Education board revokes, suspends licenses of AZ teachers

Arizona Assistant Attorney General Eric Schwarz talked to the Arizona State Board of Education about the cases of two teachers accused of communicating inappropriately with students. The board revoked the licenses of four educators at a February board meeting. (Photo by Devon Cordell/ Cronkite News)

PHOENIX – The Arizona Board of Education has revoked the licenses of two Arizona teachers accused of communicating inappropriately with students online or on social media and suspended the licenses of two teachers accused of drinking on the job.

The licenses of Christopher A. Heavin and Susan Yonker were revoked in unrelated cases. Heavin messaged a student through World of Warcraft to try to pressure the girl into meeting outside of school, investigators said. Yonker’s Instagram messages and texts with a student contained profanity and complaints about other students and colleagues, according to public documents.

Neither teacher attended the board meeting. Representatives from the Arizona Attorney General’s Office said they could not reach Heavin. Yonker sent a letter of apology to the board, which was read to them, saying she hadn’t previously used inappropriate language with students.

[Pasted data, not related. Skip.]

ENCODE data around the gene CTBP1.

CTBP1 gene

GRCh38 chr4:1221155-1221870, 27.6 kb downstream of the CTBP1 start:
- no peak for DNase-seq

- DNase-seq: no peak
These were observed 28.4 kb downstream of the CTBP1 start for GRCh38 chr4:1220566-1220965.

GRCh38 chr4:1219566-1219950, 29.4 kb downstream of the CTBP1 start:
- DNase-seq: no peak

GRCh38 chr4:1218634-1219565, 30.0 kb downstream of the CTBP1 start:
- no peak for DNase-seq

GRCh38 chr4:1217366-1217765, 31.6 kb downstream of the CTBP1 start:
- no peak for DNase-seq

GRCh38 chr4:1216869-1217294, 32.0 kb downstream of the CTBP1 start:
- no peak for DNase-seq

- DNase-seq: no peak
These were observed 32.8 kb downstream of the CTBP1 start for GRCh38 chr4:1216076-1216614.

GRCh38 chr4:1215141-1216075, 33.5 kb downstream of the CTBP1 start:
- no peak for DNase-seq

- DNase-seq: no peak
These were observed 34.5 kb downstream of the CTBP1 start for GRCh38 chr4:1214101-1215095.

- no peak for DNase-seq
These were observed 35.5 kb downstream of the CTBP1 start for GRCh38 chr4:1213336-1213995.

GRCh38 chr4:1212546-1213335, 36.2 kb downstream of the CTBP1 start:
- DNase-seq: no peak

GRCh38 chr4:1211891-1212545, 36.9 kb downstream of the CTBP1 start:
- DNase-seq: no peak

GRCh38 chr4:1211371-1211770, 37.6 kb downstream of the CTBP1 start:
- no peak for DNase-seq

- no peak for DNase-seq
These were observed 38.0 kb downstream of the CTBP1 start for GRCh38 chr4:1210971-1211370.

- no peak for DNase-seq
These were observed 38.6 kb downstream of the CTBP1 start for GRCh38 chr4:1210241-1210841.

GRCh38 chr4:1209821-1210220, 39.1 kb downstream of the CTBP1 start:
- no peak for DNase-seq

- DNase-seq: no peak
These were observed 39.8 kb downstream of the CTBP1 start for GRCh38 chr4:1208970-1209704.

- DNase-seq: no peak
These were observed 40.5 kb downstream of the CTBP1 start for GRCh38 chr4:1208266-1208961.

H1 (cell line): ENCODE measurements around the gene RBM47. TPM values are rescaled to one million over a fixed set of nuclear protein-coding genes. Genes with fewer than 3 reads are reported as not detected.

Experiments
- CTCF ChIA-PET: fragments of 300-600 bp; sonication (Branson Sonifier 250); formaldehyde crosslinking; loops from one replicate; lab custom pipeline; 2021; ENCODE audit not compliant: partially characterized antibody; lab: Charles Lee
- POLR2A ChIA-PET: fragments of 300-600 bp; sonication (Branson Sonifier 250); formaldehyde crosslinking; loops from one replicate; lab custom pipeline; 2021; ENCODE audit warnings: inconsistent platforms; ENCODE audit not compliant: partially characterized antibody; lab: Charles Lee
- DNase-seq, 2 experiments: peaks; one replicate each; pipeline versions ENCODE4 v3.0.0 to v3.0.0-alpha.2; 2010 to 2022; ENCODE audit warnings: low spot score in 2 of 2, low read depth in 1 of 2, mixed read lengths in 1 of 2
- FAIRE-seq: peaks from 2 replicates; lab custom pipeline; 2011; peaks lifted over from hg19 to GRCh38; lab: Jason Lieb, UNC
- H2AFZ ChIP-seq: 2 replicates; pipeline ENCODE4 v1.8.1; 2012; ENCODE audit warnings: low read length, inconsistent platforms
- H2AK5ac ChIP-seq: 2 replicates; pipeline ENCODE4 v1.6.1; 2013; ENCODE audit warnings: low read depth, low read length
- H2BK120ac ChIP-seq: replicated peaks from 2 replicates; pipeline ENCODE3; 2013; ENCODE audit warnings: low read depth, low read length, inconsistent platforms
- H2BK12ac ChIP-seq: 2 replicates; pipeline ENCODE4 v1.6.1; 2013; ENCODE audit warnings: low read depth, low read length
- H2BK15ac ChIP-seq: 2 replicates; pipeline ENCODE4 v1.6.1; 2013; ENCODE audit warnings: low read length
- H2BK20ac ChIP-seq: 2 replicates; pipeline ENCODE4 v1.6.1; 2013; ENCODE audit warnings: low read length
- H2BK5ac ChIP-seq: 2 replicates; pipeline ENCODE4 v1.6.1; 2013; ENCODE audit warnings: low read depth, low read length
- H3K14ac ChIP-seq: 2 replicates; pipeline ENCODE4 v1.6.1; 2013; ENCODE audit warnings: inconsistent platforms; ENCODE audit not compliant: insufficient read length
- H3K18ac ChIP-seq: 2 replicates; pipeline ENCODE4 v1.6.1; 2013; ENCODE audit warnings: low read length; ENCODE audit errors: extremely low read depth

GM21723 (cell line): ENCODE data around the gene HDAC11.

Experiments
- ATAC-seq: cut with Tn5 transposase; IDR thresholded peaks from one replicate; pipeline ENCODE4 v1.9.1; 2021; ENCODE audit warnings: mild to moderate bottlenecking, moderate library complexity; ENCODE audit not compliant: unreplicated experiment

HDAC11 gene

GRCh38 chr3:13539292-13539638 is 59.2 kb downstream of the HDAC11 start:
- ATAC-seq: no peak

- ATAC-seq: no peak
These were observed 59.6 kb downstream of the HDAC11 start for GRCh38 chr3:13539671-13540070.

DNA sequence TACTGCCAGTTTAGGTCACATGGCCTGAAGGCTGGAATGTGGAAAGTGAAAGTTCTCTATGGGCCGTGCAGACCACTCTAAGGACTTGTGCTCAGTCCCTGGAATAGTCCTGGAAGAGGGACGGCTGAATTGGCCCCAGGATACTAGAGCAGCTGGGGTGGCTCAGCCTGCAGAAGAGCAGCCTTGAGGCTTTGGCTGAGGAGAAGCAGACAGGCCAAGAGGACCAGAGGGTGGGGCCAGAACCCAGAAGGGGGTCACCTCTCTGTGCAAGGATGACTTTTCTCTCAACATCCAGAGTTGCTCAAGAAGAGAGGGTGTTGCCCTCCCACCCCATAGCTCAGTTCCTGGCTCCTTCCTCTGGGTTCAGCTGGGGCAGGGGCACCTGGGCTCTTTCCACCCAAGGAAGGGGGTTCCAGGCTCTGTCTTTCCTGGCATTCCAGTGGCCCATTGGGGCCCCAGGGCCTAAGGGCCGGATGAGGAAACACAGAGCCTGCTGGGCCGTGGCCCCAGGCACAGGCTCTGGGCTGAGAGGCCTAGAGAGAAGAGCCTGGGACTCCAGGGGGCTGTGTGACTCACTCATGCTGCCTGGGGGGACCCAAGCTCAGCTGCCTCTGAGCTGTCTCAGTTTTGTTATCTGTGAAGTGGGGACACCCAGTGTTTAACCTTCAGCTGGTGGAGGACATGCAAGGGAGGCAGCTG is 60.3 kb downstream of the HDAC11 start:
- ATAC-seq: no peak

“I’ve never done it in person, so I don’t know why I had done it through messaging,” Yonker wrote, saying she had been going through a difficult time in her life. “I was always one of the best teachers on our campus.”

The names of teachers with revoked licenses are entered into a national database alerting schools and districts throughout the country of the revocations, according to Assistant Attorney General Eric Schwarz.

Board member Charles Schmidt did not attend Monday’s board meeting but sent a letter, saying he’s worried about a “growing number” of teachers and coaches taking advantage of students.

“We must engage this problem and seek assistance from others who can help us with an effective and accountable approach,” Schmidt wrote.

In all, the board approved license revocation of four educators, the surrender of licenses for seven educators, and suspended the licenses of three others, including two teachers accused of drinking on the job.

Drinking while responsible for children at school is “unconscionable,” said Diane Douglas, the Arizona Superintendent of Public Instruction. She was the lone vote against the one-year suspensions for the two teachers because she said the discipline didn’t go far enough.